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Bibliography, SLWK Policy AD.jv Justice[1]

Bibliography, SLWK Policy AD.jv Justice[1]

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Published by Stephanie Lynch
A living bibliography for the Souljournertruth Project. Divided into three sub-parts, this bibliography contains; academic, experiential and primary source references as well as any corresponding images (as some sources are real people).
A living bibliography for the Souljournertruth Project. Divided into three sub-parts, this bibliography contains; academic, experiential and primary source references as well as any corresponding images (as some sources are real people).

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Published by: Stephanie Lynch on Mar 15, 2013
Copyright:Attribution Non-commercial


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This is a living, interactive annotated bibliography. It is intended to be anamorphous document- subject to additions, subtractions and edits from the both thereader and generator. The acquisition of knowledge is not limited to academic textsalone. It is a collective gathering of life experiences, people, places and events,supported research, literature and course work, which allows us to acquire andinterpret new information. To exclude non-traditional citations from this bibliography, would not only be an inaccurate portrayal of my learning process, itwould be a blatant injustice to the life experiences and real people who havecontributed the
to my knowledge on these topics.These citations, along with field experience, life events and collective stories fromother’s experiences, have informed the SouljournerTruth Project and the blog postscontained within. Therefore, the bibliography consists of traditional academicsources as well as people, places and events in the field that have lent an influentialforce to the creation of this blog. Much like the blog, the bibliography is a work in progress and will continue to evolve in synchronicity with the learning process.The format will flow as follows; traditional academic sources, primary sources(e.g. people, places, events, blogs, websites), and source documents (such aslegislation, policies and budget documents). Each source will contain a brief description and justification for its place in this bibliography.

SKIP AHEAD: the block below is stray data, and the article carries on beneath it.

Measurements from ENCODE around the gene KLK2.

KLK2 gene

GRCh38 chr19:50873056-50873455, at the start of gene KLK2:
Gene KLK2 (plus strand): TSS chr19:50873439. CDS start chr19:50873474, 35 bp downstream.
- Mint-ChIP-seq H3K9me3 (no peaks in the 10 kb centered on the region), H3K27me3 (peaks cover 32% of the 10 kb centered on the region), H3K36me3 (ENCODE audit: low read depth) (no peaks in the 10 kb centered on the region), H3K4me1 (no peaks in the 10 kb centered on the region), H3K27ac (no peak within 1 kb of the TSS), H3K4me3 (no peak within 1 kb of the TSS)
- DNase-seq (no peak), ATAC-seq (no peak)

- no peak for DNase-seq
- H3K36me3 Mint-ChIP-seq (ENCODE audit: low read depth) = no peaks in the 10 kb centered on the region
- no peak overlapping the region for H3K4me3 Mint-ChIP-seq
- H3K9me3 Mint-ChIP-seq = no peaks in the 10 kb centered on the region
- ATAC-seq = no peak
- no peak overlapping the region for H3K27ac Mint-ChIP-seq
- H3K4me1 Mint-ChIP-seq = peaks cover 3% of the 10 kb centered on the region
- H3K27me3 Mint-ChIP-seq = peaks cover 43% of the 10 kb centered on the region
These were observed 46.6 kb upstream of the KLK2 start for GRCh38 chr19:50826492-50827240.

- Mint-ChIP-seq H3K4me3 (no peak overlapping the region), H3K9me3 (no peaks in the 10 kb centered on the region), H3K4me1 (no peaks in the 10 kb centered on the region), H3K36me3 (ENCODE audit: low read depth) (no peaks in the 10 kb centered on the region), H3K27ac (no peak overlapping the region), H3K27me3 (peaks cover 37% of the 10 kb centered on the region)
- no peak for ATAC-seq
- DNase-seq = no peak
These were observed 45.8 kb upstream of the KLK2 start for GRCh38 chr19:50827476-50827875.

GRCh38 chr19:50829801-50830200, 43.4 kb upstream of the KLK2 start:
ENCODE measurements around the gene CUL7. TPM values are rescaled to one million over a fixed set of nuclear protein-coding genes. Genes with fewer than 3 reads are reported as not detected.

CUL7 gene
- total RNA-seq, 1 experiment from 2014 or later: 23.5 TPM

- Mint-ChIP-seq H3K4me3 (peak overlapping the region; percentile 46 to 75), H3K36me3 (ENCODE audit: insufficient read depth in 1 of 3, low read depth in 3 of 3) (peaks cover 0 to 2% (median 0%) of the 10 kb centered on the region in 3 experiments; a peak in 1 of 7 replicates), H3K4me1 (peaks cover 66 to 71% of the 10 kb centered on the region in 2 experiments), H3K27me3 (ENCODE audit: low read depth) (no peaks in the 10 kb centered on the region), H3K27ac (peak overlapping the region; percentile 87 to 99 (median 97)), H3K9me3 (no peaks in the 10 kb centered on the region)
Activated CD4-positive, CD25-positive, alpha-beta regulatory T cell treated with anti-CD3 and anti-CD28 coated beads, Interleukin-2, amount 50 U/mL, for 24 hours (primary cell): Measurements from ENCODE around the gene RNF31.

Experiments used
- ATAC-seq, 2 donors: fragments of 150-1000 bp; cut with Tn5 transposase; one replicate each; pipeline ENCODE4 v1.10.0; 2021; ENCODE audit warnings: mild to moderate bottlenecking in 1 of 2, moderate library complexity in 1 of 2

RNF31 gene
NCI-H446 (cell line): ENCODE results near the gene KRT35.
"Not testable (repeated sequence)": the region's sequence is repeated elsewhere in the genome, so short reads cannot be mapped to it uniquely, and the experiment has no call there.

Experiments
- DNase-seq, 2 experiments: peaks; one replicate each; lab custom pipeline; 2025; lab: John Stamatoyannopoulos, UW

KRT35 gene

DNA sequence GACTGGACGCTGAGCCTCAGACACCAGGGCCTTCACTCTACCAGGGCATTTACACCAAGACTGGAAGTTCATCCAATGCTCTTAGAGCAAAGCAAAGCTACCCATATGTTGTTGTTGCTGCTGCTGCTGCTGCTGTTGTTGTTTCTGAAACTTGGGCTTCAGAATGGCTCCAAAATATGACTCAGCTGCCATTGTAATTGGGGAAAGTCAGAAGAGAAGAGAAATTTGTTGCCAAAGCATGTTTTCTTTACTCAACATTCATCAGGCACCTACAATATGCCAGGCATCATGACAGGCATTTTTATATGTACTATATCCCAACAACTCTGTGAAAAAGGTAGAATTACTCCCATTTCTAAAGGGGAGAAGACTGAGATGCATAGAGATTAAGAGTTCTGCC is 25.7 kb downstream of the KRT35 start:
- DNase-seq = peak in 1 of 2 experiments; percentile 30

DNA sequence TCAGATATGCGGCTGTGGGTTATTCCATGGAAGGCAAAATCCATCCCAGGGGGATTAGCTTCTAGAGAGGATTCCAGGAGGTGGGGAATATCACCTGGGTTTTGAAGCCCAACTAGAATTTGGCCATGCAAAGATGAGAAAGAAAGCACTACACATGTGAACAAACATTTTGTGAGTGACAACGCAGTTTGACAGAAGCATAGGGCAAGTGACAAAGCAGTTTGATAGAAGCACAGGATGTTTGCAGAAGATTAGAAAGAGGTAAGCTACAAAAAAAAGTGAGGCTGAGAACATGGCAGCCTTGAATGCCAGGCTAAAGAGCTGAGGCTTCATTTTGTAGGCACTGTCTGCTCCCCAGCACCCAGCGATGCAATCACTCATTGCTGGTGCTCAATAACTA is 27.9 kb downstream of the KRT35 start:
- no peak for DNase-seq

THE LIVING BIBLIOGRAPHY: A shared collective of life experiences, people,events and academic texts that have informed the SoulJourner Truth Project
I. ACADEMIC TEXTS- Journal Articles, Policy Analyses, and Peer ReviewedResearch
1. Human Rights Watch. HRW, (2003).
 Ill equipped: U.s. prisons and offenders with mental illness
.Retrieved from Human Richts Watch website:http://www.hrw.org/reports/2003/usa1003/index.htmThe Human Rights Watch report, released in 2003 provides a comprehensive review of the policiesand practices affecting mental issues both in and outside prison walls. It further denotes theinadequacies and pitfalls of the prison industrial complex’s ability to address the growing population of mentally ill inmates. Startling statistics and compelling stories lend themselves to thelegitimacy of the report’s scope. This report inspired me personally, to investigate further into theissue of mental health issues in Richmond, particularly in regards to people like Joseph, a homelessindividual living with a mental illness.2. Matsuda, K. (2009). “Impact of Incarceration on Young Offenders.”
 National Institute of Justice
.U.S. Department of Justice. Rockville, MD.This Article offers a startling look at how the Juvenile Justice systems perpetuates recidivism andnegative behaviors among other things. In my documentary with JB, who was a re-offender sinceage 17, he made a statement that “after I got locked up in DJJ, my life took a downhill turn.” Thisactually prompted me to look up some articles and facts on the matter and what I found was prettyeye-opening.
3. Richmond City Community Criminal Justice Board. (2011). “Biennial Plan FY 2011-2012.”City of Richmond Community Criminal Justice Board Task Force. Richmond, Virginia.Retrieved from:http://www.richmondgov.com/JusticeServices/documents/CommunityCriminalJusticeBoard2011-2012Plan.pdf This plan presents the work of the RCCJB members complemented by three task forcesassigned to examine specific issues involving the effectiveness of alternatives toincarceration. The task forces focused their efforts on alternative facilities (AlternativeSentencing Facility Task Force); community programs (Community Programs/ResourcesTask Force); and administrative, legal, and policy issues (Administrative Legal/PolicyAnalysis Task Force). The RCCJB was put together as a response to Mayor Jone’s inquiry aboutthe over-crowding in RCJ. There are many valuable statistics, demographic pieces of informationand analyses that help portray the unique conditions at RCJ. It was the first document of its kind inover a decade to do this and continues to be an accurate reference for many news stories, articlesand blog posts.4. Robertson, J. R., & Jones, M. R. Department of Corrections, National Department of CorrectionsJails (2010). National institute of corrections jail and justice system assessment city of Richmond, Virginia (NIC TA). Retrieved from:http://www.richmondgov.com/Sheriff/documents/NIC_TA_Assessment_Report_Final_August_2010.pdf 

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